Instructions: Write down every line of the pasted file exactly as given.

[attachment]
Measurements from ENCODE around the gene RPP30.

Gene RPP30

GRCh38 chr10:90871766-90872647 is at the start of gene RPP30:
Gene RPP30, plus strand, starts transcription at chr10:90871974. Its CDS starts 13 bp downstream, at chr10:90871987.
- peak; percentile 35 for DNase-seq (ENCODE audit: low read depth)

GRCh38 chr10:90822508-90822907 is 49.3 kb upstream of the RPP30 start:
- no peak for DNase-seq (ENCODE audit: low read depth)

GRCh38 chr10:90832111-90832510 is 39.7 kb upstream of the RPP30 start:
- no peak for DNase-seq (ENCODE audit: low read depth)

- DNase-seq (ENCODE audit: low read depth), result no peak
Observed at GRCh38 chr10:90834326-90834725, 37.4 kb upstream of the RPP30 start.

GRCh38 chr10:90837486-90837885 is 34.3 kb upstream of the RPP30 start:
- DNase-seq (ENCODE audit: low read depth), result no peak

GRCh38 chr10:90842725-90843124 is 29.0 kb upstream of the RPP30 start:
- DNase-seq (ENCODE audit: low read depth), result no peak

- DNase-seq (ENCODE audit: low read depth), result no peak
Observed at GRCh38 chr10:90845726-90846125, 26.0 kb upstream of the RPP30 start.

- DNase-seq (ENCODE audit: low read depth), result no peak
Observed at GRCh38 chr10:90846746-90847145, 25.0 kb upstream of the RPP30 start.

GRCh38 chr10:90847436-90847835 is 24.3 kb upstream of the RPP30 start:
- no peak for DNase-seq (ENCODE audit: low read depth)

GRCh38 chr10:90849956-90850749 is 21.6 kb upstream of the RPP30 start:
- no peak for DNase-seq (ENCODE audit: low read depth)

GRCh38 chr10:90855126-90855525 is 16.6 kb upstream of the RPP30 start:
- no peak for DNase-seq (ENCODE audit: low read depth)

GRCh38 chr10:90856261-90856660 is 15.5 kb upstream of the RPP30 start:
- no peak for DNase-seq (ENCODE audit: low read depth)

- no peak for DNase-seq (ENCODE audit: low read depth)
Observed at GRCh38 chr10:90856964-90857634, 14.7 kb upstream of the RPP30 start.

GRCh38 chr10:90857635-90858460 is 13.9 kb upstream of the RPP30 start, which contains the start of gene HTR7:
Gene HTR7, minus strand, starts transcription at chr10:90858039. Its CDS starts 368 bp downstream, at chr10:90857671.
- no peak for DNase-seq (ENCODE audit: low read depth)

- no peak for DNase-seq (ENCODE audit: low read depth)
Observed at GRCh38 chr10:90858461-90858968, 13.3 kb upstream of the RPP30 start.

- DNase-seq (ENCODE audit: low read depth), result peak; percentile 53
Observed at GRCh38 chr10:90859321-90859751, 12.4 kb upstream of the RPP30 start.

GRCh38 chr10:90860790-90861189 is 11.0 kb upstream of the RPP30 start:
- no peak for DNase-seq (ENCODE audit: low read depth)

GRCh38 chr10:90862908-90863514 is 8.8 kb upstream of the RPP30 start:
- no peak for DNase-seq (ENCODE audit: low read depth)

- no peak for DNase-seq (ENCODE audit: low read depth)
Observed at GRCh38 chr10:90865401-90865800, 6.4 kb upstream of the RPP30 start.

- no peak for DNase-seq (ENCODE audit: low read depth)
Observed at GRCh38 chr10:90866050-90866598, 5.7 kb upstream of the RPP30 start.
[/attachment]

Measurements from ENCODE around the gene RPP30.

Gene RPP30

GRCh38 chr10:90871766-90872647 is at the start of gene RPP30:
Gene RPP30, plus strand, starts transcription at chr10:90871974. Its CDS starts 13 bp downstream, at chr10:90871987.
- peak; percentile 35 for DNase-seq (ENCODE audit: low read depth)

GRCh38 chr10:90822508-90822907 is 49.3 kb upstream of the RPP30 start:
- no peak for DNase-seq (ENCODE audit: low read depth)

GRCh38 chr10:90832111-90832510 is 39.7 kb upstream of the RPP30 start:
- no peak for DNase-seq (ENCODE audit: low read depth)

- DNase-seq (ENCODE audit: low read depth), result no peak
Observed at GRCh38 chr10:90834326-90834725, 37.4 kb upstream of the RPP30 start.

GRCh38 chr10:90837486-90837885 is 34.3 kb upstream of the RPP30 start:
- DNase-seq (ENCODE audit: low read depth), result no peak

GRCh38 chr10:90842725-90843124 is 29.0 kb upstream of the RPP30 start:
- DNase-seq (ENCODE audit: low read depth), result no peak

- DNase-seq (ENCODE audit: low read depth), result no peak
Observed at GRCh38 chr10:90845726-90846125, 26.0 kb upstream of the RPP30 start.

- DNase-seq (ENCODE audit: low read depth), result no peak
Observed at GRCh38 chr10:90846746-90847145, 25.0 kb upstream of the RPP30 start.

GRCh38 chr10:90847436-90847835 is 24.3 kb upstream of the RPP30 start:
- no peak for DNase-seq (ENCODE audit: low read depth)

GRCh38 chr10:90849956-90850749 is 21.6 kb upstream of the RPP30 start:
- no peak for DNase-seq (ENCODE audit: low read depth)

GRCh38 chr10:90855126-90855525 is 16.6 kb upstream of the RPP30 start:
- no peak for DNase-seq (ENCODE audit: low read depth)

GRCh38 chr10:90856261-90856660 is 15.5 kb upstream of the RPP30 start:
- no peak for DNase-seq (ENCODE audit: low read depth)

- no peak for DNase-seq (ENCODE audit: low read depth)
Observed at GRCh38 chr10:90856964-90857634, 14.7 kb upstream of the RPP30 start.

GRCh38 chr10:90857635-90858460 is 13.9 kb upstream of the RPP30 start, which contains the start of gene HTR7:
Gene HTR7, minus strand, starts transcription at chr10:90858039. Its CDS starts 368 bp downstream, at chr10:90857671.
- no peak for DNase-seq (ENCODE audit: low read depth)

- no peak for DNase-seq (ENCODE audit: low read depth)
Observed at GRCh38 chr10:90858461-90858968, 13.3 kb upstream of the RPP30 start.

- DNase-seq (ENCODE audit: low read depth), result peak; percentile 53
Observed at GRCh38 chr10:90859321-90859751, 12.4 kb upstream of the RPP30 start.

GRCh38 chr10:90860790-90861189 is 11.0 kb upstream of the RPP30 start:
- no peak for DNase-seq (ENCODE audit: low read depth)

GRCh38 chr10:90862908-90863514 is 8.8 kb upstream of the RPP30 start:
- no peak for DNase-seq (ENCODE audit: low read depth)

- no peak for DNase-seq (ENCODE audit: low read depth)
Observed at GRCh38 chr10:90865401-90865800, 6.4 kb upstream of the RPP30 start.

- no peak for DNase-seq (ENCODE audit: low read depth)
Observed at GRCh38 chr10:90866050-90866598, 5.7 kb upstream of the RPP30 start.